Making a Bezier Spline, and Updates
It’s been awhile since I’ve written a blog entry here, and when I say awhile, I mean almost two months. There are a few reasons for this absence:
These past two months have been full of wins and challenges preparing for life after graduation. My senior quote is by Audre Lorde: “I am my best work - a series of road maps, reports, recipes, doodles and prayers from the front lines.”.
GIS and ERA I’ve been collaborating with Nhamo Mtetewa on furthering the GIS side of things and finally converting geoTIFF files to geoJSON in a convenient way once and for all. In his day job Nhamp is a Data Science Engineering Manager at Barclays Bank, and but on his own time he recently began collaborating in various initiatives of Xalgorithims Foundation.
Nhamo showed me how to accomplish the data conversion through a python library, Rasterio. https://rasterio.readthedocs.io/en/latest/intro.html With the contining help of Ted Kim, our next plans are to run the files through his script [which does what?], and go from there. More about this and its importance will be in a separate blog.
I’ve been working on a mock-up of Joseph's 'Earth Reserve Index Policy Curve' in a Jupyter Notebook! I’m pretty excited about this because, although in practise it's as mundane as plotting points, it's a signal to me that my familiarity with this platform has improved since my last blog. Xalgorithms Foundation has a work culture that balances doing what are you already good at, with what would you like an opportunity to learn your way into. While makng my first Jupyer Notebook the hardest part was figuring out how to insert my own data and create data frames properly, but I did it. Now I have a couple graphs, albeit I am still working and toggling with them.
A bit of background
Okay so now I’ll try to relate what this Earth Reserve Policy Curve means. At Xalgorithims, I focus on the Earth Reserve Assurance Framework, and this curve is just one component.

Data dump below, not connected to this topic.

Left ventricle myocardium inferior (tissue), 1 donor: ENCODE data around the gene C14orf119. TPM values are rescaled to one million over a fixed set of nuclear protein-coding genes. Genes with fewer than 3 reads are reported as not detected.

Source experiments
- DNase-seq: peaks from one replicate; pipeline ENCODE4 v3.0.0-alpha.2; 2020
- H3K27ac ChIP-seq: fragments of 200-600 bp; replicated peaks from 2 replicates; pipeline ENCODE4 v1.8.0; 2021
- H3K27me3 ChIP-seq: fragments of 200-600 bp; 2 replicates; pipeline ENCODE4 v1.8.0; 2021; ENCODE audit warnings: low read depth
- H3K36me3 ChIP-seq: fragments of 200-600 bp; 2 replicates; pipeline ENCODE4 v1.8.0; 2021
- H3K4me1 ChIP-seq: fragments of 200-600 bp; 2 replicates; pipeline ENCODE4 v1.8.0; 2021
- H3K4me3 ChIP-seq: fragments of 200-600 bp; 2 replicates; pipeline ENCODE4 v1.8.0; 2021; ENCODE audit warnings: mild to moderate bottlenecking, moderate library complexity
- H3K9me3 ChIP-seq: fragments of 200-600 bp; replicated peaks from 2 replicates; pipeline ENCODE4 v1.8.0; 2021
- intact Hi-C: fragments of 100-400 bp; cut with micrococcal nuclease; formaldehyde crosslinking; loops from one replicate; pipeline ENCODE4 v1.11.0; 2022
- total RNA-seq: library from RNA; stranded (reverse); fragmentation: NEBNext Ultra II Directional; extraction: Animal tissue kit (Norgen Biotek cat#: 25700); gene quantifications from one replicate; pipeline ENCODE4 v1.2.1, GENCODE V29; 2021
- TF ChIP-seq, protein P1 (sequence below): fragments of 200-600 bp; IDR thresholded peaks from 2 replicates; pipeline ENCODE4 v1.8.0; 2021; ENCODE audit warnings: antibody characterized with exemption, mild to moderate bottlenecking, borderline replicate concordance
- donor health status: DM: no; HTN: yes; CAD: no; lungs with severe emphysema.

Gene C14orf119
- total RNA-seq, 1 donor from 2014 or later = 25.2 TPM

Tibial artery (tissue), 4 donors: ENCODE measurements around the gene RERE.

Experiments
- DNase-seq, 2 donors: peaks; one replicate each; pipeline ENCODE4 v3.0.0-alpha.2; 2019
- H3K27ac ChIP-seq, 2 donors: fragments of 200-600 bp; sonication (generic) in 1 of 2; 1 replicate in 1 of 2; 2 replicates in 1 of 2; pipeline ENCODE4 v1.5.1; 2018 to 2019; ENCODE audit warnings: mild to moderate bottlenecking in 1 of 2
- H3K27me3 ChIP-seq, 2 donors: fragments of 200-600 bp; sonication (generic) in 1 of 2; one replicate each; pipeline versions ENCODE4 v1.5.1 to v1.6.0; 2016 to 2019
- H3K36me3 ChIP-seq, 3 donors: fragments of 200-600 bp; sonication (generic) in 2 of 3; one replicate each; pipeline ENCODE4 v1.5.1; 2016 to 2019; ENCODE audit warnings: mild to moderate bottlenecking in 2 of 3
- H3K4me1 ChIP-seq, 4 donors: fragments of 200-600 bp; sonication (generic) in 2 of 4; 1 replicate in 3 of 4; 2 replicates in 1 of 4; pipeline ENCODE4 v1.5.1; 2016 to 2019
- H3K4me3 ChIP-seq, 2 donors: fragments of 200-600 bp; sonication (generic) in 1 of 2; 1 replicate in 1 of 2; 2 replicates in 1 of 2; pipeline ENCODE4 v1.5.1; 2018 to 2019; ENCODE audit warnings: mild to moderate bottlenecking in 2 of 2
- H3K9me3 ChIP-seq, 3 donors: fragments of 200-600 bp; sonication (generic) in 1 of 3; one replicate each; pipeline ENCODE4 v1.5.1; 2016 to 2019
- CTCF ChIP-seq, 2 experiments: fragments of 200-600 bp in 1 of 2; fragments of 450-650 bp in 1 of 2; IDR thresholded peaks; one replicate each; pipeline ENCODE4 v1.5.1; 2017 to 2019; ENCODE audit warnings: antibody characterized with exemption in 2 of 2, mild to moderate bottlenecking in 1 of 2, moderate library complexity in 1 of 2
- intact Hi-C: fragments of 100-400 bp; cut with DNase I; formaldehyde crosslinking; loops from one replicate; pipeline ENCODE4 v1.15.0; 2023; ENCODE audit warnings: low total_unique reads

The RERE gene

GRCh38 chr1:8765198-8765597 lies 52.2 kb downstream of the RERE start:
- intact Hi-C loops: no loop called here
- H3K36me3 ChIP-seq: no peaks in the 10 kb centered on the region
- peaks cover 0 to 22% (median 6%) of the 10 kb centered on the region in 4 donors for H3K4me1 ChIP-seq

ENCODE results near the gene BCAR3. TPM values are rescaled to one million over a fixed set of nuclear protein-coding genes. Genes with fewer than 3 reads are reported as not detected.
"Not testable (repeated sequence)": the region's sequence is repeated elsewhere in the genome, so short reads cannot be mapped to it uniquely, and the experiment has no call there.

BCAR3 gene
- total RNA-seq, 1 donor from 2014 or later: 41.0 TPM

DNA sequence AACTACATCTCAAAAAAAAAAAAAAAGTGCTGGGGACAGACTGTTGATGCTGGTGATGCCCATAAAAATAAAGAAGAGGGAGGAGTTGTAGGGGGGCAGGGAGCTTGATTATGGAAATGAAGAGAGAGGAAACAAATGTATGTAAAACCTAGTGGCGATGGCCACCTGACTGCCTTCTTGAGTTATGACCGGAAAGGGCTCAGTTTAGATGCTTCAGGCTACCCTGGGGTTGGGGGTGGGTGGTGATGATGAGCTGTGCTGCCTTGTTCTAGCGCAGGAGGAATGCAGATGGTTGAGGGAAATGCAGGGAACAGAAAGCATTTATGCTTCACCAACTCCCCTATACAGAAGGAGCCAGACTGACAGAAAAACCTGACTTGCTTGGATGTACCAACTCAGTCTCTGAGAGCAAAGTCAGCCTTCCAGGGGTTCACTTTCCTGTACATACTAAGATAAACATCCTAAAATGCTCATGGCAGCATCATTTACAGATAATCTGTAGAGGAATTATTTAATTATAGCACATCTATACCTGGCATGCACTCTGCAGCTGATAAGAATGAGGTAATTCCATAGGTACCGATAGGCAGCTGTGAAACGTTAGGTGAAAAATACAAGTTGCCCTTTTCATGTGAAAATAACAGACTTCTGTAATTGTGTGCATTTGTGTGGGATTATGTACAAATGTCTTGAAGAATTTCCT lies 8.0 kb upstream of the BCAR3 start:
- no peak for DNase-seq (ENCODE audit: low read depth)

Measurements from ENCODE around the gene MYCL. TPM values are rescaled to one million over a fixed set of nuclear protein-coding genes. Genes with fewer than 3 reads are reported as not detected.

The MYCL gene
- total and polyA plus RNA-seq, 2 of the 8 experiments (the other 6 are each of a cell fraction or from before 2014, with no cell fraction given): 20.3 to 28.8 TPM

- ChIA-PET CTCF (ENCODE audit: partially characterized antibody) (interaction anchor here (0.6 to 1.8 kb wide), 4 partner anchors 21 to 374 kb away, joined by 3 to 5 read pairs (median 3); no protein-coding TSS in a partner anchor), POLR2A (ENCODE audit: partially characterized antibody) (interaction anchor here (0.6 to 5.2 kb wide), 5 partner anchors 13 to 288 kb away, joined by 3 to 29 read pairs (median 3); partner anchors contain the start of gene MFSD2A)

Based on Joseph's description, this method is used to simulaneously transcribe multiple indicator values, each in its original units of measure, into a common index. This is done with a [-100]——[+100] scale, where the [-100] is the worst scenario to be avoided for each indicator, and [+100] is the optimal feasible scenario to be pursued, for each indicator.
This is done with a because
The “Bézier Spline” (named after its designer, Renault engineer Pierre Bézier) is a useful way to draw continuous curves by using a few simple equations. It provides a convenient way to adjust all aspects of slope and curvature by placing two endpoints and control points. Here is an accessible intro to "splines" https://www.drububu.com/animation/beziercurves/index.html Potentially any shape of curve could be used, but the policy intent of the shape we want for the Earth Reserve Index is that it should extend asymptotically the closer any component indicator gets to a worst case scenario level, creating a disincentive by accelerating the closer an indicator level gets to some declared worse case scenario, never reaching [-100]. That creates a gradual but impassable deterrence. And it should curve gently in the other direction the closer any component indicator gets to its best feasible scenario, to incentivize innovation to reach [+100]. The shape also is sloped in the middle to provide a moderate incentive. The precise shape of this curve would be updated over time, and this is which Joseph called it the Earth Reserve Policy Curve.